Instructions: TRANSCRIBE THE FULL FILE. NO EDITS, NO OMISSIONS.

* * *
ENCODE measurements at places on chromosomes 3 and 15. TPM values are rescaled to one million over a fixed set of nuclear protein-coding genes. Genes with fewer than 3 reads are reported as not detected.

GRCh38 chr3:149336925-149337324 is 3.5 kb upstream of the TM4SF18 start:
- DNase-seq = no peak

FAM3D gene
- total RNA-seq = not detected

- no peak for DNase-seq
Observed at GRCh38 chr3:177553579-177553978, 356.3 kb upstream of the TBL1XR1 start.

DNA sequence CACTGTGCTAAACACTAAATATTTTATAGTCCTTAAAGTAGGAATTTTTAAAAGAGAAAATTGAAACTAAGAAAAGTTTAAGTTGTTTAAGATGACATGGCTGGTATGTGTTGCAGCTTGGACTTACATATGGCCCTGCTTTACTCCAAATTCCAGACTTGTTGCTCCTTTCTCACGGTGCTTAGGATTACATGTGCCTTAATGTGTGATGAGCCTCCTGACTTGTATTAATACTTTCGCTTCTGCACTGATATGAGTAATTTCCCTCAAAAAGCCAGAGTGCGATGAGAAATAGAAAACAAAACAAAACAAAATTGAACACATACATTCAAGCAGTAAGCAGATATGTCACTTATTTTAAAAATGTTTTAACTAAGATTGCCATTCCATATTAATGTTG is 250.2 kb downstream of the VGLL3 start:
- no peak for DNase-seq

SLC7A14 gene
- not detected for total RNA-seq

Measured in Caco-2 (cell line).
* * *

ENCODE measurements at places on chromosomes 3 and 15. TPM values are rescaled to one million over a fixed set of nuclear protein-coding genes. Genes with fewer than 3 reads are reported as not detected.

GRCh38 chr3:149336925-149337324 is 3.5 kb upstream of the TM4SF18 start:
- DNase-seq = no peak

FAM3D gene
- total RNA-seq = not detected

- no peak for DNase-seq
Observed at GRCh38 chr3:177553579-177553978, 356.3 kb upstream of the TBL1XR1 start.

DNA sequence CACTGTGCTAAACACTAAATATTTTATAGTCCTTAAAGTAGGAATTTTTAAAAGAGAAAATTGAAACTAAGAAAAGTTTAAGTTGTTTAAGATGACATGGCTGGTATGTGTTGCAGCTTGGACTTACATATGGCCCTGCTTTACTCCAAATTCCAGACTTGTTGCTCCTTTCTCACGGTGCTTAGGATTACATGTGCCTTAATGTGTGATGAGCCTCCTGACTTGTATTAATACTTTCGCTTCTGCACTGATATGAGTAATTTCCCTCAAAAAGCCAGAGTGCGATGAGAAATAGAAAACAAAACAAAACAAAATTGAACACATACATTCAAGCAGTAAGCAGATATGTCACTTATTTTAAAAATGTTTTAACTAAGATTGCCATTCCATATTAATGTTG is 250.2 kb downstream of the VGLL3 start:
- no peak for DNase-seq

SLC7A14 gene
- not detected for total RNA-seq

Measured in Caco-2 (cell line).